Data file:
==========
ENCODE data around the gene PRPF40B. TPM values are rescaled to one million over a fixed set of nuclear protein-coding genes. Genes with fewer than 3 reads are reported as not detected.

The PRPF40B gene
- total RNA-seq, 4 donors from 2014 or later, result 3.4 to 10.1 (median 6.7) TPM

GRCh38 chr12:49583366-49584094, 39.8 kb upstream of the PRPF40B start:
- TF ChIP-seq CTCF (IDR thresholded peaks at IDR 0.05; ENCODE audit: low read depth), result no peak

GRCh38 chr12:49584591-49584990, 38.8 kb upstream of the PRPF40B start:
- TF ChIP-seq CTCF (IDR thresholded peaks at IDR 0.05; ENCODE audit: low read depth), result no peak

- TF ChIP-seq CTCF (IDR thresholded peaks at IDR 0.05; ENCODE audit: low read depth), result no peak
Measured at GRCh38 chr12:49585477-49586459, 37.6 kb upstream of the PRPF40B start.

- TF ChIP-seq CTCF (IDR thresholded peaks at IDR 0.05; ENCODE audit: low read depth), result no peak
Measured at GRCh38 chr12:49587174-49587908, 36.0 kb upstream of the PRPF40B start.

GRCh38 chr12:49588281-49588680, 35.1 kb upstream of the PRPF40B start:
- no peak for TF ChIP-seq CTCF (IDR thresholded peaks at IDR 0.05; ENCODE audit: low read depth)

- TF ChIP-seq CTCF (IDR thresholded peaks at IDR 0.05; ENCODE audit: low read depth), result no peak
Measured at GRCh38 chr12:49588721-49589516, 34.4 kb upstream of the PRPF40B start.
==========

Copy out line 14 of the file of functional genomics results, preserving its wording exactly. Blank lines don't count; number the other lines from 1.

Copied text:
- TF ChIP-seq CTCF (IDR thresholded peaks at IDR 0.05; ENCODE audit: low read depth), result no peak